But Stahelski, aided by cinematographer Dan Laustsen, editor Evan Schiff and an army of stunt performers, makes it clear this is just the opening salvo. The hyperkinetic adventure that follows indulges in the right kind of excess. With the help from a handful of reluctantly helpful figures from his past, Wick embarks on a globe-trotting odyssey punctuated by obsessively crafted chases, melees, tussles, brawls and desperate cajoling. It delivers a balls-to-the-wall extravaganza that bridges the gap between the Jerry Bruckheimer crowd and cinephiles with a yen for action cinema. Stahelski, who collaborated on the first "John Wick" with "Atomic Blonde" helmer David Leitch before they went their separate ways, has crafted a corker of a thriller that aims to please multiplex audiences while still dropping some hard-to-miss nods to Buster Keaton and Andrei Tarkovsky. Think of the Tokyo section of "Kill Bill: Vol. 1" stretched to feature length, and you get the idea. It really is that strong.

Keanu Reeves, Halle Berry

Photographer:

Keanu Reeves, Halle Berry

And despite the brutality of the bloodshed, "Parabellum," a Latin word that means "prepare for war," doesn't have a mean bone in its body, or in this case, bodies. Lots and lots of bodies. Colleagues of mine have already deconstructed the action sequences in more minute detail than I have, and more power to them, but what stands out to me even more is Stahelski's generosity of spirit, a sense that this cast made up of A-listers (including Halle Berry, Laurence Fishburne, Anjelica Huston and Ian McShane) and B-movie stalwarts like the charismatic Mark Dacascos are all playing with Reeves in this jumbo-sized sandbox. Their onscreen rapport offsets the panoply of eye-gouging, limb cracking and splashes of digital blood (used well, for once) that Stahelski serves up with bracing consistency.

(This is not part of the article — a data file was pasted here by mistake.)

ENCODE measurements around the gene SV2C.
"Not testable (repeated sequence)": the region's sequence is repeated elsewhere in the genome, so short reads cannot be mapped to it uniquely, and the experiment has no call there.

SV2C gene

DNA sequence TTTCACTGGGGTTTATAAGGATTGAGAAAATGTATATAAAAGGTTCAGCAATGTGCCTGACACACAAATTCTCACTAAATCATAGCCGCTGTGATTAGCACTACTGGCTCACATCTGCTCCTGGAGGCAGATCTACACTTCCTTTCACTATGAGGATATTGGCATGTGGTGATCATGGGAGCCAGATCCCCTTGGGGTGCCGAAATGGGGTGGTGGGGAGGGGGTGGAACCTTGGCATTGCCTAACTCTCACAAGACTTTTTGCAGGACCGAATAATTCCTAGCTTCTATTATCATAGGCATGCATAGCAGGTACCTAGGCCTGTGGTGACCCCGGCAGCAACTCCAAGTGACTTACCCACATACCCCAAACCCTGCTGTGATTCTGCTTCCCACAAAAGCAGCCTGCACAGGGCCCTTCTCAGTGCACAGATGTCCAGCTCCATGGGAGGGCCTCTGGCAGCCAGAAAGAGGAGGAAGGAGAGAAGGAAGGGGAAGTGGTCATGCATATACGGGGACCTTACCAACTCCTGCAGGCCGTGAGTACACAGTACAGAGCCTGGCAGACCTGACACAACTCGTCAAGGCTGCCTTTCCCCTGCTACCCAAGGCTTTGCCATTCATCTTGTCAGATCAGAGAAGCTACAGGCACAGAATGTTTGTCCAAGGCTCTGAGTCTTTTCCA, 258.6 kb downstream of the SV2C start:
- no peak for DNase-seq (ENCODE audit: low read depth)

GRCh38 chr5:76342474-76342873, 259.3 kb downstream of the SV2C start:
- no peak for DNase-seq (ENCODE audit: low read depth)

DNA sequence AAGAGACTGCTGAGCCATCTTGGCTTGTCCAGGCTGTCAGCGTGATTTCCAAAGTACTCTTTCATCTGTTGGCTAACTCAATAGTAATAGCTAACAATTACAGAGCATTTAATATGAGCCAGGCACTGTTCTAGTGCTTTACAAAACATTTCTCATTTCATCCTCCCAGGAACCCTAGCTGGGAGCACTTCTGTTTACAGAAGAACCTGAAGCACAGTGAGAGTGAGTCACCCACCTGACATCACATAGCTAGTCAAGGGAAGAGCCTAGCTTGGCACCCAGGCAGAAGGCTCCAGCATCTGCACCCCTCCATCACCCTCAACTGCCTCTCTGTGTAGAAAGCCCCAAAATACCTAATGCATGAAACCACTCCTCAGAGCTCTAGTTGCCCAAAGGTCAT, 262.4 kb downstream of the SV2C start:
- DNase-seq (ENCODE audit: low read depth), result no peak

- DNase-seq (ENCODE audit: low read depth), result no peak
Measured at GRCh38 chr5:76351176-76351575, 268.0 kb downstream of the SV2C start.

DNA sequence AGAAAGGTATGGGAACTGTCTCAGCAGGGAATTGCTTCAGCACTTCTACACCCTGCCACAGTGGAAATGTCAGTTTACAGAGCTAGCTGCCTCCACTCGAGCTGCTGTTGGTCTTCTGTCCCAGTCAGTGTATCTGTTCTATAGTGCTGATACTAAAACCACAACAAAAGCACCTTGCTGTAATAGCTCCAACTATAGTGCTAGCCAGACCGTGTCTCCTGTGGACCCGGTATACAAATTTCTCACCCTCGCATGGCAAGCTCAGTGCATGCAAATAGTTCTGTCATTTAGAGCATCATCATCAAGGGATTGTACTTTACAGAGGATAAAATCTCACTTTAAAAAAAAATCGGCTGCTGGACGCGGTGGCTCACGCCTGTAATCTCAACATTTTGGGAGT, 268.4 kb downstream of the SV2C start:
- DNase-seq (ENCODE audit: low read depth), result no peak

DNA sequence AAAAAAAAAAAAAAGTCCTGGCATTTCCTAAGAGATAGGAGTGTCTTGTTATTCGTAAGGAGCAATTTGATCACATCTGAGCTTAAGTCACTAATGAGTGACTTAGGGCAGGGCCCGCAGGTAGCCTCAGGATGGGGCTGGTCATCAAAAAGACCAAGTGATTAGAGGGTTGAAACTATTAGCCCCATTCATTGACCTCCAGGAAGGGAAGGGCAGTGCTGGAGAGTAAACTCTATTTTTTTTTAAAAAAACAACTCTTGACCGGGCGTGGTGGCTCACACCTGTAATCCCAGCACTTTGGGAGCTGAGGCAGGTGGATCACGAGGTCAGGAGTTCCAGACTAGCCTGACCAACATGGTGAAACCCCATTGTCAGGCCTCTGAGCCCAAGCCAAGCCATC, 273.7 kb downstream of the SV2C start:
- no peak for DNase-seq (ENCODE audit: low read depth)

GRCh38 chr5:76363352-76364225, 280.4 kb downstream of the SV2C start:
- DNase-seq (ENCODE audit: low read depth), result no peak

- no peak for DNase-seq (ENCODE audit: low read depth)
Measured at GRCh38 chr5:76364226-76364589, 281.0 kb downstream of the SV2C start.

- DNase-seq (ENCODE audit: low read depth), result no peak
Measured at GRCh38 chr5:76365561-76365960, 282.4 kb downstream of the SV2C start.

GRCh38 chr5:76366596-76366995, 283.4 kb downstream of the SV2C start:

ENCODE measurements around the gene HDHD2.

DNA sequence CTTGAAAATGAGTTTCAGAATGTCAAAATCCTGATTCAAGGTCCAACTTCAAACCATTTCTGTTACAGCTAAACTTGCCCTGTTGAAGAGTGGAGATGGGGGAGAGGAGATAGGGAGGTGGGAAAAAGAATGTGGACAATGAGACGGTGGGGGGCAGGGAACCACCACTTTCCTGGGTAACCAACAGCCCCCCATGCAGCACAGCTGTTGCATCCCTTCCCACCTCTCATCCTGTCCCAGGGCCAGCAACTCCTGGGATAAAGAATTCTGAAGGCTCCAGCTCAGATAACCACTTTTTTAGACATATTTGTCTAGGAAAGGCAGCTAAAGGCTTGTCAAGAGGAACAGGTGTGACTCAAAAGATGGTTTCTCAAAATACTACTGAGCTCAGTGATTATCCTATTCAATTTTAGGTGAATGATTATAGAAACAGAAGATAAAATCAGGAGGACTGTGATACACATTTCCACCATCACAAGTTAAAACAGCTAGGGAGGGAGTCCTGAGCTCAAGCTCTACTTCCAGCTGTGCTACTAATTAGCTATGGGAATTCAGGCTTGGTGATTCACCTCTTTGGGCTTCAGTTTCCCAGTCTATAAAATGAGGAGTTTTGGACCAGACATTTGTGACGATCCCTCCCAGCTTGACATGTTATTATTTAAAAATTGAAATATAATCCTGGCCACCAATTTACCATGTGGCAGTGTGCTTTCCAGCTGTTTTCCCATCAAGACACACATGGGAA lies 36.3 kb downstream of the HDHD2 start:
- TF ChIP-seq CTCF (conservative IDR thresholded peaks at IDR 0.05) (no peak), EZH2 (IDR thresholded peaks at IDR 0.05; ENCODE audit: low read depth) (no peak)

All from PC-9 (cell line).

And just when you think there's no way the filmmaker can top himself off any further, he unleashes a tense climax to tie things up with cathartic panache and a few narrative surprises that whet viewers' appetite for "Chapter 4." Despite the film's awe-inducing logistics, the movie never lets viewers forget that Wick's journey was started as a response to grief, a righteous quest spurred on by the loss of his wife and the puppy that was her last gift to him. In other words, what could have easily been a franchise that focused on highlighting its star's physical prowess and death-defying skills (I'm looking in the direction of Christopher McQuarrie's "Mission: Impossible" films) ends up being something considerably more egalitarian. That certainly applies to the way "Chapter 3's" headstrong women approximate gender parity in what's often considered a male-centric genre. Reeves, who at 54 is aging like fine wine, doesn't make it all about him, and that makes all the difference here.

Ian McShane

Photographer:

Ian McShane

So, what are you waiting for, action junkies encompassing multiple generations and sensibilities? "Parabellum" is the gift that keeps on giving, the cinematic equivalent of an extravagant banquet where the chef doesn't let up until you're satisfied (and stuffed). The best movie the genre has seen since "Mad Max: Fury Road" is waiting to give you that unfiltered high that you crave. Is it too much of a good thing? At times, yes, but why would you want restraint from such a wild ride? In this case, too much is enough. More than enough.

"John Wick: Chapter 3 — Parabellum" kicks and punches its way into theaters May 17 in wide release. Seek it out in IMAX, Dolby Cinema and other large format screens to get the full Keanu.